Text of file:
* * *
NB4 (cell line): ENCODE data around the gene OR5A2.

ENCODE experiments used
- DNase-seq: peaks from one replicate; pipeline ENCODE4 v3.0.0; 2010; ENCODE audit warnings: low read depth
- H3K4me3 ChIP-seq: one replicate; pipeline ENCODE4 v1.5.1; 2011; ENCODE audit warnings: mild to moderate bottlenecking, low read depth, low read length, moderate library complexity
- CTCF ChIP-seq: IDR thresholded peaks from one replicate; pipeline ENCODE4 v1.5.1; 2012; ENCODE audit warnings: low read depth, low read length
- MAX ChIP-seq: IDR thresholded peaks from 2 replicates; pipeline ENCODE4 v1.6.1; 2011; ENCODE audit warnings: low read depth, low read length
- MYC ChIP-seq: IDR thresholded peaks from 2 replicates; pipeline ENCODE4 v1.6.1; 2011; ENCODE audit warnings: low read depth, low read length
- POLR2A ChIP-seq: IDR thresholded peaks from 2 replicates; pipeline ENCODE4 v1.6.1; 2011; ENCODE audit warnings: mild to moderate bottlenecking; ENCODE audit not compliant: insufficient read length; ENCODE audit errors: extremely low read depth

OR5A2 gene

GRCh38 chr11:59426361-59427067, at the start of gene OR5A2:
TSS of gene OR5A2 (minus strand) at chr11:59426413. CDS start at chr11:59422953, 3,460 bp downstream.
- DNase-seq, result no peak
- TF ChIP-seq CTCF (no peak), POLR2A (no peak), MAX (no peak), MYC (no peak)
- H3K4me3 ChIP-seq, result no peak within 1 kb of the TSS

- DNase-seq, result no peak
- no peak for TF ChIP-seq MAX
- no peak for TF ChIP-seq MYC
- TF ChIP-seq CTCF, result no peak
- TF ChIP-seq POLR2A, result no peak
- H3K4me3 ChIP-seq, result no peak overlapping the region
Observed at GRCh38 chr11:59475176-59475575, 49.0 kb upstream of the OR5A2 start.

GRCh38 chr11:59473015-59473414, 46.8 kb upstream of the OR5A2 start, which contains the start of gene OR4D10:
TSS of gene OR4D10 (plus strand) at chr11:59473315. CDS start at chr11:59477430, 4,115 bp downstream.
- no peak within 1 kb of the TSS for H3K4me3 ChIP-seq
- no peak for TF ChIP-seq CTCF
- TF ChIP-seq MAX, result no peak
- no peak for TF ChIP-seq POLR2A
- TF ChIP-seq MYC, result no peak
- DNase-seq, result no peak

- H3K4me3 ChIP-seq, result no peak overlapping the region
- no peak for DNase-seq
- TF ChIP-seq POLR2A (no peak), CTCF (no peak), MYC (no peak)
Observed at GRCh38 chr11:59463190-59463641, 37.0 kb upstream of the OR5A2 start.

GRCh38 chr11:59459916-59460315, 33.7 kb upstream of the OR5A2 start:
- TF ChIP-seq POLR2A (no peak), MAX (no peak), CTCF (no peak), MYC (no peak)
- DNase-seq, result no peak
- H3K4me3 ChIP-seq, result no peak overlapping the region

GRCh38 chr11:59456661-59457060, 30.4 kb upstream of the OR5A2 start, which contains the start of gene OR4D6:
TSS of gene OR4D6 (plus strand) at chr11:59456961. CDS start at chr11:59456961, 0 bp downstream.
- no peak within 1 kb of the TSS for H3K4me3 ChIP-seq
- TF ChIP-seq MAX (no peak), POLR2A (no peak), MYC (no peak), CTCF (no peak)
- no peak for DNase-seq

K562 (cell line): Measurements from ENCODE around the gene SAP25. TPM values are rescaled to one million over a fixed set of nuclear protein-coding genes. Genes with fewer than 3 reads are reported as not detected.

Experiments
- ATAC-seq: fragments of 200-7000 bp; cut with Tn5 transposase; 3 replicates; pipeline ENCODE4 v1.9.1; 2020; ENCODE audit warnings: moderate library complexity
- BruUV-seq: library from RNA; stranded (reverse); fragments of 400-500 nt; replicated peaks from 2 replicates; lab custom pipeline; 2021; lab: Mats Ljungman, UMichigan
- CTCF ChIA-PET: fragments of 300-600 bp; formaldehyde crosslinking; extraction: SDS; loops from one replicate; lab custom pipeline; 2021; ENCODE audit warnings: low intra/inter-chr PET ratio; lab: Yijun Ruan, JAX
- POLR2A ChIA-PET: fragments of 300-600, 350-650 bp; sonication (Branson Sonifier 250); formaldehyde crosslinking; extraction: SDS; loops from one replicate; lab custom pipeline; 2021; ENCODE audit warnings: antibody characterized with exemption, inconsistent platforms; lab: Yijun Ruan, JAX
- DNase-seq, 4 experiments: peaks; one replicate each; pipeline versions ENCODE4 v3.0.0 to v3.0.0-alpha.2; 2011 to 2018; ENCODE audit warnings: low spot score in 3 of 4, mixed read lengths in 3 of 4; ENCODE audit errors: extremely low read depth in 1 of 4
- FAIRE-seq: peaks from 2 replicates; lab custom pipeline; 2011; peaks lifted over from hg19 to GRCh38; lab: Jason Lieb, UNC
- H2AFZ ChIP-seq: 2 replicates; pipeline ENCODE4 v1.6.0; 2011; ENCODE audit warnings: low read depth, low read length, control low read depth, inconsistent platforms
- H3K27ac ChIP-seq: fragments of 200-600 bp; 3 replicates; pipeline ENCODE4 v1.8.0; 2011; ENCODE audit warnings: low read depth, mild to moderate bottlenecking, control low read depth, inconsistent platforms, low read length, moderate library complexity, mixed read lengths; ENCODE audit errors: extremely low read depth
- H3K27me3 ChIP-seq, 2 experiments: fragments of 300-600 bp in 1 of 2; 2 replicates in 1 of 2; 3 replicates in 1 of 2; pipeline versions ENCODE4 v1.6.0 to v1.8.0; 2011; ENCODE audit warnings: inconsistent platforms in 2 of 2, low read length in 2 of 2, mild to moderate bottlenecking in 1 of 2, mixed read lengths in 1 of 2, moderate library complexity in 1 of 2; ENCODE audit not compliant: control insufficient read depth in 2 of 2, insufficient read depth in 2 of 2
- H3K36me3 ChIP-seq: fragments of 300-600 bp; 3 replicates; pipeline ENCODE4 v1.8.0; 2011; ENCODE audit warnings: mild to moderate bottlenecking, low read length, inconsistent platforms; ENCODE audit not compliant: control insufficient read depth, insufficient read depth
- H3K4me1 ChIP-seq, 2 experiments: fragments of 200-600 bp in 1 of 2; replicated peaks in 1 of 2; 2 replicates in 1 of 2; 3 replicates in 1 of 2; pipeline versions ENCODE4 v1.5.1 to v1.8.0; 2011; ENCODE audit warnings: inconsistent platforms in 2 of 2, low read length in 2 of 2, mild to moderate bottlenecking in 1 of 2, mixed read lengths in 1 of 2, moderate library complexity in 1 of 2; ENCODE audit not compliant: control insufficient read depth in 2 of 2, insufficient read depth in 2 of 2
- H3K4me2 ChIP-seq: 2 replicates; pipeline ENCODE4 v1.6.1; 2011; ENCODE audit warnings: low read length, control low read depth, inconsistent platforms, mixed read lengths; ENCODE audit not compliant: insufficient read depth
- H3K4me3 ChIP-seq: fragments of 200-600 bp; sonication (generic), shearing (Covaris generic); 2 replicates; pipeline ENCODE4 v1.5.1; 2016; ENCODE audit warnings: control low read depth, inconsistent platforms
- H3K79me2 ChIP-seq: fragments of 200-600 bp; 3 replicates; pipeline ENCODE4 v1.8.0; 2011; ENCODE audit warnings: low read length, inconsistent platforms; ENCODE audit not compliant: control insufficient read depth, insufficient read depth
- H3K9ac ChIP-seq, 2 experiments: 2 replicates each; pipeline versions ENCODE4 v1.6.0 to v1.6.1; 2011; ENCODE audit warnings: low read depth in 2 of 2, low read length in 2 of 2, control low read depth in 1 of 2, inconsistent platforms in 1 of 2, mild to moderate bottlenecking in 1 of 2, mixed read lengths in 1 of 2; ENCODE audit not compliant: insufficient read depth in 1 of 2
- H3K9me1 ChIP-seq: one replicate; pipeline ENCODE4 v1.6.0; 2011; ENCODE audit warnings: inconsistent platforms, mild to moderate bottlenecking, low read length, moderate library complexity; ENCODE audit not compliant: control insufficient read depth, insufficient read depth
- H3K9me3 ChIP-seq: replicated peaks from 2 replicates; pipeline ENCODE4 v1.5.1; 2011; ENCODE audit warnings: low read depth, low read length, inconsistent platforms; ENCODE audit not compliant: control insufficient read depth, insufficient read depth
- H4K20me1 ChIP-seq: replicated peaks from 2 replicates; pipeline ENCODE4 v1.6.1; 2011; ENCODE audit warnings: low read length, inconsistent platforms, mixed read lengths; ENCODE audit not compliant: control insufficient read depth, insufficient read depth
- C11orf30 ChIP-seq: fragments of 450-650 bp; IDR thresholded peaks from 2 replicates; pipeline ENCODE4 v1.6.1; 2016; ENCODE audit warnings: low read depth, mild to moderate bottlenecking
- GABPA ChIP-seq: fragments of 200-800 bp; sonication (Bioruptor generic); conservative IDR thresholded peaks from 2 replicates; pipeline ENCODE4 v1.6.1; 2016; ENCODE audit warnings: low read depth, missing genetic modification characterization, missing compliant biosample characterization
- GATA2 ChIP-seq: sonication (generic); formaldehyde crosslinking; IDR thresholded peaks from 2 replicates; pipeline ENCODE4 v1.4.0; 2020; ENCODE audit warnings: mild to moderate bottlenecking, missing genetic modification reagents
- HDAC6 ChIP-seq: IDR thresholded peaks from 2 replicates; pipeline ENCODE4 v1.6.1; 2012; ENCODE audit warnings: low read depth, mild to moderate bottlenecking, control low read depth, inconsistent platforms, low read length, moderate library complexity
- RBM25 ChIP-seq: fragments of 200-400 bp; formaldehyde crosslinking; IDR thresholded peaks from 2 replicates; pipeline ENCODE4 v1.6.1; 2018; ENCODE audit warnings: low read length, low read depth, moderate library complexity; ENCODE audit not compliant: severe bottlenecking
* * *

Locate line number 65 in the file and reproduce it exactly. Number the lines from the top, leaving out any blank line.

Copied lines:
- GATA2 ChIP-seq: sonication (generic); formaldehyde crosslinking; IDR thresholded peaks from 2 replicates; pipeline ENCODE4 v1.4.0; 2020; ENCODE audit warnings: mild to moderate bottlenecking, missing genetic modification reagents